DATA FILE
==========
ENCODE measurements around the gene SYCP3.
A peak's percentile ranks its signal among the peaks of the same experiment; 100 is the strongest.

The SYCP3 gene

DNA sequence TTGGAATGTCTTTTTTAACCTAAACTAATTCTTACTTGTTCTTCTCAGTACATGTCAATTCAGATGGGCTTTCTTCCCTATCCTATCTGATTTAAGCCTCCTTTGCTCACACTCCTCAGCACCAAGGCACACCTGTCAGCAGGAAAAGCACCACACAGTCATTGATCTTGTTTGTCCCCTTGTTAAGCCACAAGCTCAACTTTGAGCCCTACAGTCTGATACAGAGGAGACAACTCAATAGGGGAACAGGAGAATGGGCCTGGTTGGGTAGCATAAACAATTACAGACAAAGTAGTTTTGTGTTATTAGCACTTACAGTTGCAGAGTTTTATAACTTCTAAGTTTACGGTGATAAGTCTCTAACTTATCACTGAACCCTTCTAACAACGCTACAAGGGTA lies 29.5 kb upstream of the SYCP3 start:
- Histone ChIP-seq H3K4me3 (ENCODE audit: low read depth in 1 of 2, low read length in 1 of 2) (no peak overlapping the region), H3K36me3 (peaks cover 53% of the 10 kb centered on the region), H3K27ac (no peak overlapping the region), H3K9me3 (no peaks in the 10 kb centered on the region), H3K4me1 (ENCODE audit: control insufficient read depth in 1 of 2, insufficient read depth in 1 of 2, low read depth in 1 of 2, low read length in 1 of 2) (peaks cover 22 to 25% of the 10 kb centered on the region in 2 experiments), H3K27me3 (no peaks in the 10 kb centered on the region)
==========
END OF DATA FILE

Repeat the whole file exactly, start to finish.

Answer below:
ENCODE measurements around the gene SYCP3.
A peak's percentile ranks its signal among the peaks of the same experiment; 100 is the strongest.

The SYCP3 gene

DNA sequence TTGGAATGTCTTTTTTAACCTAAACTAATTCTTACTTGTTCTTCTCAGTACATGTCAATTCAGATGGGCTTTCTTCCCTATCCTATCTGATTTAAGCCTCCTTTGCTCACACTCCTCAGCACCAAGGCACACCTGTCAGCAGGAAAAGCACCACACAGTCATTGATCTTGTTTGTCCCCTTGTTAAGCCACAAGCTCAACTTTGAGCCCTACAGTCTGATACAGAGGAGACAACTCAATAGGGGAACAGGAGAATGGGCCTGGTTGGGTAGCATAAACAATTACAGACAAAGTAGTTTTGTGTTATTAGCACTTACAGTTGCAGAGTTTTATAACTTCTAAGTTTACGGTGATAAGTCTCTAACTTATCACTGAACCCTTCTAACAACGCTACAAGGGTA lies 29.5 kb upstream of the SYCP3 start:
- Histone ChIP-seq H3K4me3 (ENCODE audit: low read depth in 1 of 2, low read length in 1 of 2) (no peak overlapping the region), H3K36me3 (peaks cover 53% of the 10 kb centered on the region), H3K27ac (no peak overlapping the region), H3K9me3 (no peaks in the 10 kb centered on the region), H3K4me1 (ENCODE audit: control insufficient read depth in 1 of 2, insufficient read depth in 1 of 2, low read depth in 1 of 2, low read length in 1 of 2) (peaks cover 22 to 25% of the 10 kb centered on the region in 2 experiments), H3K27me3 (no peaks in the 10 kb centered on the region)